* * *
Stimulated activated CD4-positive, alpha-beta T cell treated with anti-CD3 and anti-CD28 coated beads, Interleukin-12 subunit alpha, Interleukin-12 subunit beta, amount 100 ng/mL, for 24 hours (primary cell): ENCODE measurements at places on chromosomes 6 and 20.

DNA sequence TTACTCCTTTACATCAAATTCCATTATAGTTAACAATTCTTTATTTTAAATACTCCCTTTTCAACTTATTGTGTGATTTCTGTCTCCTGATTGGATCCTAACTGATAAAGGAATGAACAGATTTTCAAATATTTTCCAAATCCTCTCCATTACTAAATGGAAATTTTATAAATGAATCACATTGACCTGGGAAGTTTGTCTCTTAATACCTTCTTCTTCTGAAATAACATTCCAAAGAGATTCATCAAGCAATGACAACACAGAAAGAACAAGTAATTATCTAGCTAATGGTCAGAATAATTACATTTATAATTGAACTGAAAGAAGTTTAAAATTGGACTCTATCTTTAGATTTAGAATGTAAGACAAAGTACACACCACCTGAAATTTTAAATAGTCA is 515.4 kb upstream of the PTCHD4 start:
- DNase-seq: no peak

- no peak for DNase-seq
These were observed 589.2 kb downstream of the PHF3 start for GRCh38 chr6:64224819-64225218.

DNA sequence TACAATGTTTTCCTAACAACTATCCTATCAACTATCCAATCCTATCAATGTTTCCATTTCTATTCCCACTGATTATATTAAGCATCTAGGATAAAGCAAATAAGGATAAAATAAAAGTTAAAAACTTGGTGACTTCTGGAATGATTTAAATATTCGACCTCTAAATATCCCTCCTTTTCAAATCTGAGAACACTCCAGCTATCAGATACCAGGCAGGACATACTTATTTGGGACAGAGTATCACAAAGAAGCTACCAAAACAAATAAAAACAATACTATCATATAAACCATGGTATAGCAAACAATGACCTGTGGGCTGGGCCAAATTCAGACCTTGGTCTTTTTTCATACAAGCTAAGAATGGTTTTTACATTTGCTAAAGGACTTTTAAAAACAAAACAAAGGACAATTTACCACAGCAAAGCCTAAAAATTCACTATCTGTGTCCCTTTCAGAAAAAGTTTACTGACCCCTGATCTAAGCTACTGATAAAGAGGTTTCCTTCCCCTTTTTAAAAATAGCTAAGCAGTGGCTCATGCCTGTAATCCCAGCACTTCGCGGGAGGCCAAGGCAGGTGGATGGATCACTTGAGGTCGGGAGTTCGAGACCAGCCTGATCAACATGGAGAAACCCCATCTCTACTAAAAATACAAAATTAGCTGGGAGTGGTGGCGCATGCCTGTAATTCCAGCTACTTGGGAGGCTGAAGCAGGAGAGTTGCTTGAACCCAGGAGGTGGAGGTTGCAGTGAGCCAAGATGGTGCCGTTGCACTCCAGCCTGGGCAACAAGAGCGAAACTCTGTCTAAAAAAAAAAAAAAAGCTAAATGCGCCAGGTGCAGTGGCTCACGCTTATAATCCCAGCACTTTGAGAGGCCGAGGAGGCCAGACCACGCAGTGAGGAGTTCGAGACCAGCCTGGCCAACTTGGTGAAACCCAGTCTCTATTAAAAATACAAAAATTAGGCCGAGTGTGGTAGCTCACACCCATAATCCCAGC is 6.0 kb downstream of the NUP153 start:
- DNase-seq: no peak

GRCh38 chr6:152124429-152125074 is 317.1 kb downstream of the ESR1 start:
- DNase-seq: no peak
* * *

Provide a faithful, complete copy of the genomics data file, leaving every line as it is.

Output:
Stimulated activated CD4-positive, alpha-beta T cell treated with anti-CD3 and anti-CD28 coated beads, Interleukin-12 subunit alpha, Interleukin-12 subunit beta, amount 100 ng/mL, for 24 hours (primary cell): ENCODE measurements at places on chromosomes 6 and 20.

DNA sequence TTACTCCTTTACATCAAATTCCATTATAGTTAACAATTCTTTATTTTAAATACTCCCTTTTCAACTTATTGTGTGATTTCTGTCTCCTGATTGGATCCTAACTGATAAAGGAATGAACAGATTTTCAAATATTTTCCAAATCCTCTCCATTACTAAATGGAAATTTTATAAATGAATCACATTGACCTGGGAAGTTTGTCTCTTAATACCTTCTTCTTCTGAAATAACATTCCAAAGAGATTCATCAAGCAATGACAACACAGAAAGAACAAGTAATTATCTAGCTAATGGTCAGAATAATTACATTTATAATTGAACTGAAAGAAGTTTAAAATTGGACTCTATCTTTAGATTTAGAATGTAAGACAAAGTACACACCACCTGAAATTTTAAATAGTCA is 515.4 kb upstream of the PTCHD4 start:
- DNase-seq: no peak

- no peak for DNase-seq
These were observed 589.2 kb downstream of the PHF3 start for GRCh38 chr6:64224819-64225218.

DNA sequence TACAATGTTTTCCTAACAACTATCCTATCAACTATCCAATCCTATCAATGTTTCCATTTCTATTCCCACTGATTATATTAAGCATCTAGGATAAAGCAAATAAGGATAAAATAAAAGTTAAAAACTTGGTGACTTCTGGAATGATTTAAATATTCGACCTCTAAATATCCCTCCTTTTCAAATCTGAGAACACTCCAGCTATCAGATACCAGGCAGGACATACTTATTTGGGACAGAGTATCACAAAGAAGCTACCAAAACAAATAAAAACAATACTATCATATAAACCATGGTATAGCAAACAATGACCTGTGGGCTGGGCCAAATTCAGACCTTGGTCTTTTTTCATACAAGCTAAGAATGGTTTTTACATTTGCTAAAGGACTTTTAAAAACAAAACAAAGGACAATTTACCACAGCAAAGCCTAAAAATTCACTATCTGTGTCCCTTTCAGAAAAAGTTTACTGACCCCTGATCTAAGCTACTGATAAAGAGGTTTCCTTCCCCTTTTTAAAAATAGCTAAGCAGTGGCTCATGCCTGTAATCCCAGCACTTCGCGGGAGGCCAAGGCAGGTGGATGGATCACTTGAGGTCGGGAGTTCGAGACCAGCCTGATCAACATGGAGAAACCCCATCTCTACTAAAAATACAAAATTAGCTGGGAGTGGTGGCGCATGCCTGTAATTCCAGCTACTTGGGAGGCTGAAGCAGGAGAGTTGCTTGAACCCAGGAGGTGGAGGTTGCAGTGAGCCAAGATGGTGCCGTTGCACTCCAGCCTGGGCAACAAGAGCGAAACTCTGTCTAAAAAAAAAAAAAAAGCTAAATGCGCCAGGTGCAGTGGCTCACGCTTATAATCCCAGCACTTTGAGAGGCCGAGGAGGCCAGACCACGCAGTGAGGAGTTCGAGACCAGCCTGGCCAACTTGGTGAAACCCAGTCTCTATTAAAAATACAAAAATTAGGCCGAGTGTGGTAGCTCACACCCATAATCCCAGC is 6.0 kb downstream of the NUP153 start:
- DNase-seq: no peak

GRCh38 chr6:152124429-152125074 is 317.1 kb downstream of the ESR1 start:
- DNase-seq: no peak